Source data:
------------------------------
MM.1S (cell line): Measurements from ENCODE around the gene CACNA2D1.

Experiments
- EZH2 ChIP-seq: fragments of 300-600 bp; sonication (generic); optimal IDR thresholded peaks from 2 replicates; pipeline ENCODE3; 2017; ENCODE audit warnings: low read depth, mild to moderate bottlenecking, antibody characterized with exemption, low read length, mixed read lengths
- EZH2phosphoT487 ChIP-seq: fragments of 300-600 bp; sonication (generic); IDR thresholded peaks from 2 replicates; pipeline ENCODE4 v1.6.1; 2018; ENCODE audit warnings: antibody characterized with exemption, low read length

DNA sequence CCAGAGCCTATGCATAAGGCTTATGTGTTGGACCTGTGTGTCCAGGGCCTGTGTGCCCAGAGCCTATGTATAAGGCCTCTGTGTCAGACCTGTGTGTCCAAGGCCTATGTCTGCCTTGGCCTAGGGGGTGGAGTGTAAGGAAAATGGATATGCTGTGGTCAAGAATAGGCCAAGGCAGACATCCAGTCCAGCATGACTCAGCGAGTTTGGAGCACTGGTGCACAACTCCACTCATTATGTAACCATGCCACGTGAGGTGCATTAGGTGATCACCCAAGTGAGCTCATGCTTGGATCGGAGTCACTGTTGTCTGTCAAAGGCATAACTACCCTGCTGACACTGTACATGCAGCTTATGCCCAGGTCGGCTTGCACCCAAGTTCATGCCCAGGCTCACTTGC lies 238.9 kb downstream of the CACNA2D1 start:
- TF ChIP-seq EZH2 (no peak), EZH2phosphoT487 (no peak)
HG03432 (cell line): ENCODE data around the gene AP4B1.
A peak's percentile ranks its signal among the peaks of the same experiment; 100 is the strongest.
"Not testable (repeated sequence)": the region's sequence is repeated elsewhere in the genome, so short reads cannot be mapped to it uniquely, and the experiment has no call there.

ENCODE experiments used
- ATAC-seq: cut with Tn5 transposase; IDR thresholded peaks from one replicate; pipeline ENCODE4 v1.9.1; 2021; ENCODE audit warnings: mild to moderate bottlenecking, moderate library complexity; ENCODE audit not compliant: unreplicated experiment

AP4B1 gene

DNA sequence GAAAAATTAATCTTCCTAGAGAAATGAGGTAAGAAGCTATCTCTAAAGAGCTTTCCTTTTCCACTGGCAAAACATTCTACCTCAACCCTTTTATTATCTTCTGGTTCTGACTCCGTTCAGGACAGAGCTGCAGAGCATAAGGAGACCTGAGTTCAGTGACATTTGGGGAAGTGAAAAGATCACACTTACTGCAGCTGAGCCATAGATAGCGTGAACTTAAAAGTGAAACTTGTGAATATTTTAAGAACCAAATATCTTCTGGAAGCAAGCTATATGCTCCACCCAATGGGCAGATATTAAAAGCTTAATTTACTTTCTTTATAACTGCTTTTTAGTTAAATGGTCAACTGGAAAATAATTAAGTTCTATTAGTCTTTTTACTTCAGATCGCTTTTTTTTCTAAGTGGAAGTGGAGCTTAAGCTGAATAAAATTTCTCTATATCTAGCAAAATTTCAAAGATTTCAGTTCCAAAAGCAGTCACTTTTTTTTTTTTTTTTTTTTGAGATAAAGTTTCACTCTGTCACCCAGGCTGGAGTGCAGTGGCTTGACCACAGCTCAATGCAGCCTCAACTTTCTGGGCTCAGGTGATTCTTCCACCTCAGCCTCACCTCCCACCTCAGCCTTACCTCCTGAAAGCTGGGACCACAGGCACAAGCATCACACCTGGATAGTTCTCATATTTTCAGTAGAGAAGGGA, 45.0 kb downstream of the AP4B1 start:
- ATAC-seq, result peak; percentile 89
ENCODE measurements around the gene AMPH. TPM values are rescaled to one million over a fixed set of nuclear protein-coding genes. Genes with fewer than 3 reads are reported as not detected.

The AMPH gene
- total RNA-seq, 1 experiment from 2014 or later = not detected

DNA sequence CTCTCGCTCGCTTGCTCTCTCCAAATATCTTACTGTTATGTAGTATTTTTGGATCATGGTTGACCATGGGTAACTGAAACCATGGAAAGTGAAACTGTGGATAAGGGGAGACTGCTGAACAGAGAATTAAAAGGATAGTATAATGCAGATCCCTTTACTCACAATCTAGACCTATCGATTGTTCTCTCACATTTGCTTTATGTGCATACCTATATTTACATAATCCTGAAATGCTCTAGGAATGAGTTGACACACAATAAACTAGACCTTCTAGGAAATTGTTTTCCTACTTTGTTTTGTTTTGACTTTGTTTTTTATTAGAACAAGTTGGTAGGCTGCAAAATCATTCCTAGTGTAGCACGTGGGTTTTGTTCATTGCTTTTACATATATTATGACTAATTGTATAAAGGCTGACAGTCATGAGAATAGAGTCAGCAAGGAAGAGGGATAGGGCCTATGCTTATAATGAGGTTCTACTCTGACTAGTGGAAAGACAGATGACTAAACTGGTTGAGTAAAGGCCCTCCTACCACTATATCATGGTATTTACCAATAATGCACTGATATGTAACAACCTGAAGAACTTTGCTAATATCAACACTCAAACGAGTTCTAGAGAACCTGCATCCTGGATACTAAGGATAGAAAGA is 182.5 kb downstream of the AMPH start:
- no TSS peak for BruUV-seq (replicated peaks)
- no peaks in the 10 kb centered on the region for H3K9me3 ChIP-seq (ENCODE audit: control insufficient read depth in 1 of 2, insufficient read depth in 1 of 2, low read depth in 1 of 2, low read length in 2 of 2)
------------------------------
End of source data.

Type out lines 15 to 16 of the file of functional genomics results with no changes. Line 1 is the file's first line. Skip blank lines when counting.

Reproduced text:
ENCODE measurements around the gene AMPH. TPM values are rescaled to one million over a fixed set of nuclear protein-coding genes. Genes with fewer than 3 reads are reported as not detected.

The AMPH gene